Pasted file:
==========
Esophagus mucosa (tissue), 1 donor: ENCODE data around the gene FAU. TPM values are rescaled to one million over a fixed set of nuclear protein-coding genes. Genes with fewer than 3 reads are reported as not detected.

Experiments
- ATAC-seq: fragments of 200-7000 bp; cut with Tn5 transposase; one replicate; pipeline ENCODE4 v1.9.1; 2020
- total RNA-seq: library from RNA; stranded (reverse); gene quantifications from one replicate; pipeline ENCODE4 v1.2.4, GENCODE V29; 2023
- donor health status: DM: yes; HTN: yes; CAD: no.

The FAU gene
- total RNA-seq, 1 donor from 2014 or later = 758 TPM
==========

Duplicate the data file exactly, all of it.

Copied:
Esophagus mucosa (tissue), 1 donor: ENCODE data around the gene FAU. TPM values are rescaled to one million over a fixed set of nuclear protein-coding genes. Genes with fewer than 3 reads are reported as not detected.

Experiments
- ATAC-seq: fragments of 200-7000 bp; cut with Tn5 transposase; one replicate; pipeline ENCODE4 v1.9.1; 2020
- total RNA-seq: library from RNA; stranded (reverse); gene quantifications from one replicate; pipeline ENCODE4 v1.2.4, GENCODE V29; 2023
- donor health status: DM: yes; HTN: yes; CAD: no.

The FAU gene
- total RNA-seq, 1 donor from 2014 or later = 758 TPM